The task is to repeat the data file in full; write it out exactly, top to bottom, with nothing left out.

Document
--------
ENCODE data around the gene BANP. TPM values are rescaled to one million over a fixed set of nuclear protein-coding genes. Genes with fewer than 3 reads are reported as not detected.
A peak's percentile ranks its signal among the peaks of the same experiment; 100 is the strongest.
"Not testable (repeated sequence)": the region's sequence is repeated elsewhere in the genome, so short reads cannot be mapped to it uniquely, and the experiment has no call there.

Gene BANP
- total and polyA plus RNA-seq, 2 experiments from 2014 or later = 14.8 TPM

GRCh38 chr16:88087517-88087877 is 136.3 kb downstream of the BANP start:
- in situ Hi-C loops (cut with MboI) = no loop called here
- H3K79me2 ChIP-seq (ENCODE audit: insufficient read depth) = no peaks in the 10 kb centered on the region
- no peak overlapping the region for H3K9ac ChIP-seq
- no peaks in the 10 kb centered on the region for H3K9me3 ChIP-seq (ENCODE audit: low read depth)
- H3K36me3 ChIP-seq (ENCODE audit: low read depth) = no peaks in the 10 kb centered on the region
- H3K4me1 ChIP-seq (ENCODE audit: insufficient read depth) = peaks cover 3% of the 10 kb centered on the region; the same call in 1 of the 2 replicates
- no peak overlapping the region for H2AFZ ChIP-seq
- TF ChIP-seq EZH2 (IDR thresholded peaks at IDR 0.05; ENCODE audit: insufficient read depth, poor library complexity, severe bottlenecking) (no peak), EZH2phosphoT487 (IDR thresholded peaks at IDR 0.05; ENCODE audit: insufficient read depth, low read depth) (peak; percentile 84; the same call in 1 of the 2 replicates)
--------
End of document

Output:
ENCODE data around the gene BANP. TPM values are rescaled to one million over a fixed set of nuclear protein-coding genes. Genes with fewer than 3 reads are reported as not detected.
A peak's percentile ranks its signal among the peaks of the same experiment; 100 is the strongest.
"Not testable (repeated sequence)": the region's sequence is repeated elsewhere in the genome, so short reads cannot be mapped to it uniquely, and the experiment has no call there.

Gene BANP
- total and polyA plus RNA-seq, 2 experiments from 2014 or later = 14.8 TPM

GRCh38 chr16:88087517-88087877 is 136.3 kb downstream of the BANP start:
- in situ Hi-C loops (cut with MboI) = no loop called here
- H3K79me2 ChIP-seq (ENCODE audit: insufficient read depth) = no peaks in the 10 kb centered on the region
- no peak overlapping the region for H3K9ac ChIP-seq
- no peaks in the 10 kb centered on the region for H3K9me3 ChIP-seq (ENCODE audit: low read depth)
- H3K36me3 ChIP-seq (ENCODE audit: low read depth) = no peaks in the 10 kb centered on the region
- H3K4me1 ChIP-seq (ENCODE audit: insufficient read depth) = peaks cover 3% of the 10 kb centered on the region; the same call in 1 of the 2 replicates
- no peak overlapping the region for H2AFZ ChIP-seq
- TF ChIP-seq EZH2 (IDR thresholded peaks at IDR 0.05; ENCODE audit: insufficient read depth, poor library complexity, severe bottlenecking) (no peak), EZH2phosphoT487 (IDR thresholded peaks at IDR 0.05; ENCODE audit: insufficient read depth, low read depth) (peak; percentile 84; the same call in 1 of the 2 replicates)